Exploring Colonial Mexico©
On October 17, 1738, the city of Querétaro exploded in a frenzy. Enthusiastic crowds from every class of society filled the streets with colorful processions, overjoyed to see water bubbling from fountains all over the colonial city.
A jubilant group of Indians gathered outside the mansion of the Marqués del Villar del Aguila - the guiding force behind the spectacular aqueduct that had, at last, brought fresh water to the parched city. To the sound of the teponaxtle, or native drum, they regaled residents with songs of praise for the recently deceased marquis, including verses extolling the role of the indigenous peoples in the project and in the life of colonial Querétaro.
As chief benefactors of Las Capuchinas convent, the marquis and marquesa had heeded the requests of the concerned sisters for a supply of clean water for the growing city.
Twelve years earlier he had provided funds for a long aqueduct to bring in spring water from the ancient settlement of La Cañada, some nine kilometers distant, personally supervising the construction and even laying stones with his own hands.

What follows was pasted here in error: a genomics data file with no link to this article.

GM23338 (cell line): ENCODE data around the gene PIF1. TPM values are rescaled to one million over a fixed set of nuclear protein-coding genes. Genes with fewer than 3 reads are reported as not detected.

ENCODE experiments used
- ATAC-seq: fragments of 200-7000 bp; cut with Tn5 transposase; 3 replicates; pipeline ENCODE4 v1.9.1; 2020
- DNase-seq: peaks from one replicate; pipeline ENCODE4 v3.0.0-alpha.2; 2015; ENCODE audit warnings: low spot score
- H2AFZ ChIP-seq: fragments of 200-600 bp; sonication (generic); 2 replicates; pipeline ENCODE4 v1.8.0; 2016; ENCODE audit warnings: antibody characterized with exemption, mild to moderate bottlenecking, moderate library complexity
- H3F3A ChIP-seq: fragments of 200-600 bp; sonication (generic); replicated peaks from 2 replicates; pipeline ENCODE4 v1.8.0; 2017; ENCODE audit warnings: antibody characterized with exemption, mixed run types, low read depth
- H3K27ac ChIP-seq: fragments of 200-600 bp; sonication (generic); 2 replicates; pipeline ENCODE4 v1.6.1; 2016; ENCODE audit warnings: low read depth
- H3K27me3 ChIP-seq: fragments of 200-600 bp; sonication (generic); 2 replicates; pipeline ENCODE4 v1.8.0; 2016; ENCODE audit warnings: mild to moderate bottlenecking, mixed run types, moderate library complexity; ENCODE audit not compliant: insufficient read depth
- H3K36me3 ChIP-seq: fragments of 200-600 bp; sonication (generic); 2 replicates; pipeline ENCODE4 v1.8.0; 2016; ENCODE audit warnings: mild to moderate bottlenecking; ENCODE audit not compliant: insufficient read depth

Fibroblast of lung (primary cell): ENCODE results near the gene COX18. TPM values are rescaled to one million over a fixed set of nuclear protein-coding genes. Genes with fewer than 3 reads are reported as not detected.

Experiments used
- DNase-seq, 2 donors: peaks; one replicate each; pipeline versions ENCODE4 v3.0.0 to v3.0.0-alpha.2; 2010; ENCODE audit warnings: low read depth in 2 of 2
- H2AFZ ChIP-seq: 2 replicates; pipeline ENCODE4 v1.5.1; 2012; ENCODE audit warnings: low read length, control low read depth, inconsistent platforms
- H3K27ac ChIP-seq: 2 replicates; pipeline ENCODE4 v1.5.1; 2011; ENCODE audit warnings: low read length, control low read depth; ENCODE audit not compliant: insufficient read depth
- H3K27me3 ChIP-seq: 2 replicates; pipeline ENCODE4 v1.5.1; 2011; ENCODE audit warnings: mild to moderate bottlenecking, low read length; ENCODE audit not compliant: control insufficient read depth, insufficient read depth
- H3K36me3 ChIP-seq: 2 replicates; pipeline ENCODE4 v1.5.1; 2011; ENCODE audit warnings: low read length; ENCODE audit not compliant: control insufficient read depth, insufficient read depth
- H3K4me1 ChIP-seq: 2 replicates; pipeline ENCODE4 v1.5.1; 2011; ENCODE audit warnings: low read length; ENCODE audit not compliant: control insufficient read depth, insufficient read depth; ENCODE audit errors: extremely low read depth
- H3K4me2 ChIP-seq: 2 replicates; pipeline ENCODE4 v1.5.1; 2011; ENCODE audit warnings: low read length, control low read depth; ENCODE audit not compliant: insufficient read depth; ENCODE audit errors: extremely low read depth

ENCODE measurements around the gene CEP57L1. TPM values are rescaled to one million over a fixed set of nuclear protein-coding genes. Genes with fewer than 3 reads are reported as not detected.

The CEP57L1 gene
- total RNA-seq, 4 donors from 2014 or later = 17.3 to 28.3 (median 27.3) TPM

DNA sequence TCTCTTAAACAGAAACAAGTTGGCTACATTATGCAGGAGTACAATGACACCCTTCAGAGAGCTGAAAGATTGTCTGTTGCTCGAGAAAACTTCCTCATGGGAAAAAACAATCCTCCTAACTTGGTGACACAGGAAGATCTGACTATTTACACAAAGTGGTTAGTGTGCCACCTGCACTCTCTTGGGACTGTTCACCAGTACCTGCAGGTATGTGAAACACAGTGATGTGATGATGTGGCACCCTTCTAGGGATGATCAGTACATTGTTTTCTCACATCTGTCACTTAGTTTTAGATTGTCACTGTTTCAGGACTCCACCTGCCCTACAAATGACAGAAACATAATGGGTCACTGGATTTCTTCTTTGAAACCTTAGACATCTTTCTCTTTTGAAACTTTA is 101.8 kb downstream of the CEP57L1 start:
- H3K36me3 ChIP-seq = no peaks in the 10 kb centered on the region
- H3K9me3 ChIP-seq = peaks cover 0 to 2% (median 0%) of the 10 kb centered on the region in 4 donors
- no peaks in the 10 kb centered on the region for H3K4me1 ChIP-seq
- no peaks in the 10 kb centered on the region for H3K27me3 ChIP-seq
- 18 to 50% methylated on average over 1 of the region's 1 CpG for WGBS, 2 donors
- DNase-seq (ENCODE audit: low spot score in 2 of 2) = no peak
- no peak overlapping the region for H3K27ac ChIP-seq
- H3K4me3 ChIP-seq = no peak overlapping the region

Although the first section of the channel traveled underground, the final length of the waterway ran atop a long arcade that stretched almost five kilometers down into the valley where the city lay. The aqueduct terminated at La Caja de Agua, a cistern near the hillside monastery of Santa Cruz, which released water under pressure to a dozen public fountains and some 60 private ones in the city, many of them located in its numerous cloisters and also provided through the generosity of the Marqués.
Recently restored to pristine
condition, the elevated structure is of Roman dimensions, comprising
some 74 arches, some as high as 30 meters. Although it no longer
carries municipal water, the colonial aqueduct one of the
most ambitious hydraulic projects of the colonial era in Mexico
is an imposing sight as it sweeps into the city from the
Text and illustration ©1997 &1999 by Richard D. Perry
Map of West Mexico